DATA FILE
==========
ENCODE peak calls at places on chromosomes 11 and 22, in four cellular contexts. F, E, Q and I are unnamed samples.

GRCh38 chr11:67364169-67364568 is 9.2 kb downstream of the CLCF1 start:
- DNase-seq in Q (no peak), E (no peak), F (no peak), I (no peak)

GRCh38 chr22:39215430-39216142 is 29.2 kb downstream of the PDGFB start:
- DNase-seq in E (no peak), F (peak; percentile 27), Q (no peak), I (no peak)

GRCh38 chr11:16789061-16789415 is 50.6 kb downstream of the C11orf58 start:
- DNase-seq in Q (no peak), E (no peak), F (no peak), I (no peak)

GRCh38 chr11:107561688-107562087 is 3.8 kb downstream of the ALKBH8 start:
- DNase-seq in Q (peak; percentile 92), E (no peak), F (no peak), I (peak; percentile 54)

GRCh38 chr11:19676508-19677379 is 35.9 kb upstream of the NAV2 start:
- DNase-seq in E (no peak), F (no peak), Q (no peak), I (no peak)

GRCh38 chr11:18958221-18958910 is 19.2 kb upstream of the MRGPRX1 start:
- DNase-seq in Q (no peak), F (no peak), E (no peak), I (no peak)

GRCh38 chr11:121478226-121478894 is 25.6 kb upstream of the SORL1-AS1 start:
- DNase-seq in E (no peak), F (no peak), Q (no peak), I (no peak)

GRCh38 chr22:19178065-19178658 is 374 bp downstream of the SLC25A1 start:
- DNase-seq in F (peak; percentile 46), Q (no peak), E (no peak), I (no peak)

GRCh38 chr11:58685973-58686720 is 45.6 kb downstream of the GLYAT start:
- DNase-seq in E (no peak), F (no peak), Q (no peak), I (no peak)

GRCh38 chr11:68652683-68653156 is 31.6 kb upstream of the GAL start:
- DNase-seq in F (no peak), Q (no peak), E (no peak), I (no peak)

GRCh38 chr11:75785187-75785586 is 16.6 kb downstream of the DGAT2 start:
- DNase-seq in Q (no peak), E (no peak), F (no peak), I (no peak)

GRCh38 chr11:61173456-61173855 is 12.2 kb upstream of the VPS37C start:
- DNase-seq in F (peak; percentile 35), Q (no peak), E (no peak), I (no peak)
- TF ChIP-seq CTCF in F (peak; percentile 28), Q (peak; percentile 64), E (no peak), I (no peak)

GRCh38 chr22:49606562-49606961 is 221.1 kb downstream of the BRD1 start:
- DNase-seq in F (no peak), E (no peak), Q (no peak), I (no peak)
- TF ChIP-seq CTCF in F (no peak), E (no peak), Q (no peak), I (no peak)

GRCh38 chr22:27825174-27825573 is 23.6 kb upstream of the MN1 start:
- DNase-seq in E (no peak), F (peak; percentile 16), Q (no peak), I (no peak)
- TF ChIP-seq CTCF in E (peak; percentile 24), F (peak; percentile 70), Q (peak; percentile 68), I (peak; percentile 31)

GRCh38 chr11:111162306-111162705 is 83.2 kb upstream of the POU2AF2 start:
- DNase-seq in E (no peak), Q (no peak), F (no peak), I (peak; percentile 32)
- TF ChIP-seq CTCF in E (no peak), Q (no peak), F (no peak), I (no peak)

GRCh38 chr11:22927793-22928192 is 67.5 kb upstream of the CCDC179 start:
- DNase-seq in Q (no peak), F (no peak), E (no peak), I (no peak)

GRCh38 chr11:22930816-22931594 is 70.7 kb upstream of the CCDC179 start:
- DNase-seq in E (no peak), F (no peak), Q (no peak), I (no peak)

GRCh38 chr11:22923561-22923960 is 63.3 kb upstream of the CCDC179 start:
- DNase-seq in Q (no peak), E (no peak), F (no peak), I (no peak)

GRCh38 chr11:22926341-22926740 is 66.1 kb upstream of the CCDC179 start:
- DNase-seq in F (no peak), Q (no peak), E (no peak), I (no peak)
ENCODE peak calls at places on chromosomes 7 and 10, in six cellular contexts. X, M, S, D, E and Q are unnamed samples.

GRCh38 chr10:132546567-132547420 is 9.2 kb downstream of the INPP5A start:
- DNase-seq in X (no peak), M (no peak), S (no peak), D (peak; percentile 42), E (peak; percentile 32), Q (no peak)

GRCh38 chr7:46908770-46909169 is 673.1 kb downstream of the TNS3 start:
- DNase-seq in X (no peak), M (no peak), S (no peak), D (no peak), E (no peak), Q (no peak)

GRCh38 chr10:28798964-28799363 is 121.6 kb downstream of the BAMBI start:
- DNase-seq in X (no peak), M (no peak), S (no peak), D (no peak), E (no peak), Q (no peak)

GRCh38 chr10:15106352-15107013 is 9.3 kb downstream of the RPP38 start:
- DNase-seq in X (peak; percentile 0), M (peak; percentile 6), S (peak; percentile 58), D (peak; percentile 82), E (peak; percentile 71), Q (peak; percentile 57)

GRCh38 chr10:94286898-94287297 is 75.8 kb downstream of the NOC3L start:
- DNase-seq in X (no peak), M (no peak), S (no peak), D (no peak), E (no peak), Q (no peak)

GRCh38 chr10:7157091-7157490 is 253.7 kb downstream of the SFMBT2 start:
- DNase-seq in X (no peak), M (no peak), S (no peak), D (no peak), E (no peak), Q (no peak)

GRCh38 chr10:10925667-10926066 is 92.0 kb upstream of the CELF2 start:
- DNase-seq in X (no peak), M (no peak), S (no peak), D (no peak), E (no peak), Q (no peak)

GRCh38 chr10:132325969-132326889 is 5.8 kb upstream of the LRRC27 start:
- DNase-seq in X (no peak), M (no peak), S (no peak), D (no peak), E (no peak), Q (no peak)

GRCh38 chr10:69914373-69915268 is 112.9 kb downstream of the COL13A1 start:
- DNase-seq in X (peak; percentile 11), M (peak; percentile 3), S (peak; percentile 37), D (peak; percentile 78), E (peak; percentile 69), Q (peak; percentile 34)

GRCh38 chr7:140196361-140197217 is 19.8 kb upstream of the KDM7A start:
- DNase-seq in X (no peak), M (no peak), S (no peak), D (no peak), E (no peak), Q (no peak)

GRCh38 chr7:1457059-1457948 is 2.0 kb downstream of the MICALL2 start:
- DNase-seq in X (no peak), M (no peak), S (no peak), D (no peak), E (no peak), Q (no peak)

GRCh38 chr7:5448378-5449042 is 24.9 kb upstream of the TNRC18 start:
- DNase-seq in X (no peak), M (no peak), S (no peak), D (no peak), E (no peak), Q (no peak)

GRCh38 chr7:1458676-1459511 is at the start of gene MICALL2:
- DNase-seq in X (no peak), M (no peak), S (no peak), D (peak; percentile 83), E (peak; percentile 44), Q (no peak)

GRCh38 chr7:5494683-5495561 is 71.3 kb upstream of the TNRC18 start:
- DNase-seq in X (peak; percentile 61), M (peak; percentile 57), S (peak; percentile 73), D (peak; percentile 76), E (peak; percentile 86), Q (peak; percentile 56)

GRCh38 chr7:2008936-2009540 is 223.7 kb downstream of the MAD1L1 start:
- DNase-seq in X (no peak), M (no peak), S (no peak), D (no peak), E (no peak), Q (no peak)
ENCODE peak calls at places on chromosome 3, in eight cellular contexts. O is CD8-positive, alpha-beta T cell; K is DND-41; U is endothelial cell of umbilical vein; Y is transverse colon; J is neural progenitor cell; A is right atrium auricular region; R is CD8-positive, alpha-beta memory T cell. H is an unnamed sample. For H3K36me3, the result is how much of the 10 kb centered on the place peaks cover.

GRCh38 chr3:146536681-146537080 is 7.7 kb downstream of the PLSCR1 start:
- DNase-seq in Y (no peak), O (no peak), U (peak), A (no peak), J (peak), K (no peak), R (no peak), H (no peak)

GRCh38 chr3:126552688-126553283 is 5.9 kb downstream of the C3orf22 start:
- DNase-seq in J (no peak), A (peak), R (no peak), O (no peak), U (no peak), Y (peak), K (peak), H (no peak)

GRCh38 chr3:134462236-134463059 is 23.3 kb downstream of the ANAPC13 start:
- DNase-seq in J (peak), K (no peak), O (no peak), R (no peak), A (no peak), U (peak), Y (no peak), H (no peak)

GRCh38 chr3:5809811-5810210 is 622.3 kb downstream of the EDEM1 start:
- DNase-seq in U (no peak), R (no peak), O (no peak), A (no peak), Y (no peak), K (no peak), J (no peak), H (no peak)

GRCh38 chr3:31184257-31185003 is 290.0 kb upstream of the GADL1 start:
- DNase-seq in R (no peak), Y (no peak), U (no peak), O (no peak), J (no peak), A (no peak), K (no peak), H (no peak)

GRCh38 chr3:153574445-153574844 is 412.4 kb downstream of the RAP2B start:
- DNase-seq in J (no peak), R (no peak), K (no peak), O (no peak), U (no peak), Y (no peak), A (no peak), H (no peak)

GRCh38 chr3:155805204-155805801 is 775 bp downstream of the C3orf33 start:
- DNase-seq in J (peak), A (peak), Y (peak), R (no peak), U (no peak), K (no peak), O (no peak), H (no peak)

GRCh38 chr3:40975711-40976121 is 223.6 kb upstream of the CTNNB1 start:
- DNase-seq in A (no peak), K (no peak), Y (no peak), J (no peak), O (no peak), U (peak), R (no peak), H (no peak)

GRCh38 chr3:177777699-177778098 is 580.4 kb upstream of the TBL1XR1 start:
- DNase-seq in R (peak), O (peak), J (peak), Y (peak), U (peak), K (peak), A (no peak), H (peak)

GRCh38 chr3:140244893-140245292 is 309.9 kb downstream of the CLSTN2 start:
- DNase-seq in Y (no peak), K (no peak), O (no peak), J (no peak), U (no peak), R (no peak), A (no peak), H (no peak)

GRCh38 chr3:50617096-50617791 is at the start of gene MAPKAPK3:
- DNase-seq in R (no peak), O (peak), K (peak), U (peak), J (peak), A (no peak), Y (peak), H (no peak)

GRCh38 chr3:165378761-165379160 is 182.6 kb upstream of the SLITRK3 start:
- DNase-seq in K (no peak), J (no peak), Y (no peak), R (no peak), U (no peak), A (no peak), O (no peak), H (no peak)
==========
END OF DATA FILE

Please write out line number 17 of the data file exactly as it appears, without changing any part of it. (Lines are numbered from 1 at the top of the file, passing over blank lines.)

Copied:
- DNase-seq in F (peak; percentile 46), Q (no peak), E (no peak), I (no peak)